Tag Archives: 3326A

HP 3326 Two-Channel Synthesizer: a bad lot of tantalum capacitors

This HP 3326A was found for a ridiculously low price, non-working, so I decided to pick it up, in case I need some spares for my good 3326A, or as a source for some HP parts. But when it arrived, it was in such good shape that a repair appeared worthwhile.

The symptom, it just doesn’t start up, the +15 Volt and -15 V rails shorted. Brief check showed that the power supply is working. There must be a short somewhere in one of the modules. How to find such short?

The 3326A has a cast aluminum cage construction, which houses all the modules in separate cavities, all heavy cast metal! To find the defective module, we first have to undo 100s of screws… and usually the last module will be the one at fault.

Half an hour later – found that both (!) phase detector boards – these are identical for channel A and B – have shorts.

Some more probing later – the reason a couple of shorted tantalum caps, 15 microfarads.

These are in general high quality capacitors, but it must have been a bad batch. So, let’s desolder all the 15 uF caps, and solder in new ones.

Even with the dead caps cut-out, the 3326A is working again! No issues with any of the self tests, including the service self test (push button self test-%-6 to activate).

Some maintenance is also needed on the power supply. Checked all the transistors which are known to develop issues with the sockets. And added some thermal compound to the 5 Volt rail transistor which was running a bit hot.

Also, the connector to the transformer has the typical bad soldering and cracked solder joints, all now re-soldered with a generous amount of good old lead containing solder.

This unit even has option 001, the precision ovenized reference.

There is no manufacturer datasheet available for this Japanese OCXO, but the HP manual has all the data. It is not an ultra-stable timing standard, but by far good enough for a two tone synthesizer.

HP 3326A Two Channel Synthesizer: finalization of repairs

The 3326A has been working for several days now, with no problem, but the current repairs were only temporary, with some parts that were at hand, but not quite up to the requirements.
Still, I didn’t have the service manual, and no luck on the internet, except for some companies that want to charge me 20 or even 50 USD, for a 30+ year old manual. Well, these manual dealers somehow have to make a living, but I have no dollars to give away, just to get some part numbers. After a few requests sent around to various people that might be proud owners of a 3326a service manual. Finally, some luck: a generous engineer out there provided me with a pdf copy today, of the service manual HP 03326-90010.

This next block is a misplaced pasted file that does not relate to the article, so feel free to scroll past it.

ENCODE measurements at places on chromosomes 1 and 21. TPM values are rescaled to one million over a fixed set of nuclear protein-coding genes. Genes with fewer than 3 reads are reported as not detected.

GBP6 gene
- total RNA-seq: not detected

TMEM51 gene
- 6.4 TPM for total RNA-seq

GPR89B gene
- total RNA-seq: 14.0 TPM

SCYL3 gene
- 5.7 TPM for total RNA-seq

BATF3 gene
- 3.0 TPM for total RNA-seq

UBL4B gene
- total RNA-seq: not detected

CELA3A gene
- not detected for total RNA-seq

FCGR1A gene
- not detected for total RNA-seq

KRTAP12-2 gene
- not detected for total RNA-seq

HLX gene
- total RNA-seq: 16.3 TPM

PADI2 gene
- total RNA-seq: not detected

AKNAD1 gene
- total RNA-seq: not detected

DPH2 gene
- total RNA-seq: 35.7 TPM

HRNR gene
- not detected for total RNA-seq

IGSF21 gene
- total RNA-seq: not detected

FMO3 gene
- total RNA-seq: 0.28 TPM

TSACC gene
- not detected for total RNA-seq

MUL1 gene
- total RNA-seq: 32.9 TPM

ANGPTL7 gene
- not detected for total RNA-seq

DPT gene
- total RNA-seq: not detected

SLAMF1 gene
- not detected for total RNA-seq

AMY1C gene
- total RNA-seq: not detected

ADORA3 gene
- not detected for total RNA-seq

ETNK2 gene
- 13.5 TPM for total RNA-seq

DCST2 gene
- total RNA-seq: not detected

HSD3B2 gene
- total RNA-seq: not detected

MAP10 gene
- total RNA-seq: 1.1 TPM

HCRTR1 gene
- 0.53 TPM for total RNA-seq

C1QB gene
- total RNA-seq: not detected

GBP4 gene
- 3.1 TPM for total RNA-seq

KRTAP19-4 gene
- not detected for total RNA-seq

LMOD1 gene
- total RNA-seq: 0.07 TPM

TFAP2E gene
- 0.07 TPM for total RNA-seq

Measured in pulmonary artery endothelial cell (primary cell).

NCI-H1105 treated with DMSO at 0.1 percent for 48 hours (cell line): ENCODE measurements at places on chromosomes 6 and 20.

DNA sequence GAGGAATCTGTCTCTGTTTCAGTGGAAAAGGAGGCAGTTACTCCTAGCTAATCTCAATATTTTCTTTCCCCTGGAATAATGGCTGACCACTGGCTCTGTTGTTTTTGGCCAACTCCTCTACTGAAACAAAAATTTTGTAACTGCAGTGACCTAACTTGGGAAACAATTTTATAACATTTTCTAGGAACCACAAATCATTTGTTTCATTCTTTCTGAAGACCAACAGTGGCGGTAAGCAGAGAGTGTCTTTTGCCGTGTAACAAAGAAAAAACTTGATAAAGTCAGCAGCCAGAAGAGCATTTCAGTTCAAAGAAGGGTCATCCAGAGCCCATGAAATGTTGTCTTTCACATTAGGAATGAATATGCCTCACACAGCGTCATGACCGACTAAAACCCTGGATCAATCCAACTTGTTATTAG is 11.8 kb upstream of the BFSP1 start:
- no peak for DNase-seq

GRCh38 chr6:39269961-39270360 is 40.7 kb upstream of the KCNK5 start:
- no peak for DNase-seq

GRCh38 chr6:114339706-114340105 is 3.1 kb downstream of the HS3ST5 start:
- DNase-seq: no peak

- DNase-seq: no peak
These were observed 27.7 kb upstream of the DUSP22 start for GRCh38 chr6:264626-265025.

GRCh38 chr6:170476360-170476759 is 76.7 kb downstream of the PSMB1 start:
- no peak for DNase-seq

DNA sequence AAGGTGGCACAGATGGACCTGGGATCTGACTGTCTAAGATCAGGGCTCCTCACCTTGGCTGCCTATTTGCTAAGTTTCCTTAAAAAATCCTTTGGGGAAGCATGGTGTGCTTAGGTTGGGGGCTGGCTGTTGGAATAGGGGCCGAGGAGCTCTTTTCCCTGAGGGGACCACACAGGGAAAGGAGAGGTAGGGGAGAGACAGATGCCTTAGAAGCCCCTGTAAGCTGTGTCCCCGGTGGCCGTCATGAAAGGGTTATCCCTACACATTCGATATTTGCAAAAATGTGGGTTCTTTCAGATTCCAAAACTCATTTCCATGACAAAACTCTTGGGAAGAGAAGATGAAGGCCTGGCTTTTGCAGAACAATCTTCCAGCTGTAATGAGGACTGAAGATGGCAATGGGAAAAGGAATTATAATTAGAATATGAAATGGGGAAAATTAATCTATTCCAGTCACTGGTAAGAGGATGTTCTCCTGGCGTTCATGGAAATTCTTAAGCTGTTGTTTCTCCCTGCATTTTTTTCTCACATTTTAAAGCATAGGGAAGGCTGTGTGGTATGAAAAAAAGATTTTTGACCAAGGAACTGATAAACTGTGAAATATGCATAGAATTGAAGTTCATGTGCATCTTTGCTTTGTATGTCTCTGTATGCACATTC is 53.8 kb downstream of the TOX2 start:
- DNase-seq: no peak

Let’s get started on the remaining items to call this repair complete:

(1) Replace the input cap with a 100n X7R, 100 Voltage rating – so far, only 50 V was in stock, but recently, a package of Kemet brand, mil-spec C430C104M1R5CA arrived, hope these will last!

3326a x7r 100 v c430c104m1r5ca kemet

(2) The over voltage SCR crow-bar circuit (currently with a 1884-0261 installed, 4 Amp rms). Looking at the parts list, this needs to be a 1884-0231, a very rare HP numbered SCR. Apparently, it is a TIP116A, 100 V, 8 Amp rms, 20 mA max. gate trigger current equivalent. So the 4 Amp part currently in there might be a bit too weak.

1884-0231

3326a scr 72048 cr800 1884-0231

The only SCRs around are a 1200 V, 25 Amp, 40 mA max. gate trigger current.

tyn1225 bag

Question – are there any issues to be expected, when replacing a 20 mA max. gate current, with a 40 mA gate current part? Well, there could be. After a more careful look at the TYN1225 datasheet, there is some hope that it could work. 4 to 40 mA, that’s a large range. Maybe the part will trigger already at much lower current, given that I don’t intend to operate the instrument at very low temperatures, below freezing, where the SCR gate trigger current typically increases.

tyn1225 gate current

After a quick test with a power supply, a resistor, and a current source – the particular TYN1225 which I randomly picked from the bag triggers at about 4.5 mA. All should be fine.

3326a overvolt circuit

Note that the SCR is triggered via the Q800 transistor (which has been checked and found OK), and this circuit could supply well over 30 mA to the gate, if needed… also, there is connection via the mother board, so the over-voltage circuit will only work when the power supply assembly is mounted in the 3326A. Otherwise, the gate trigger will be open circuit.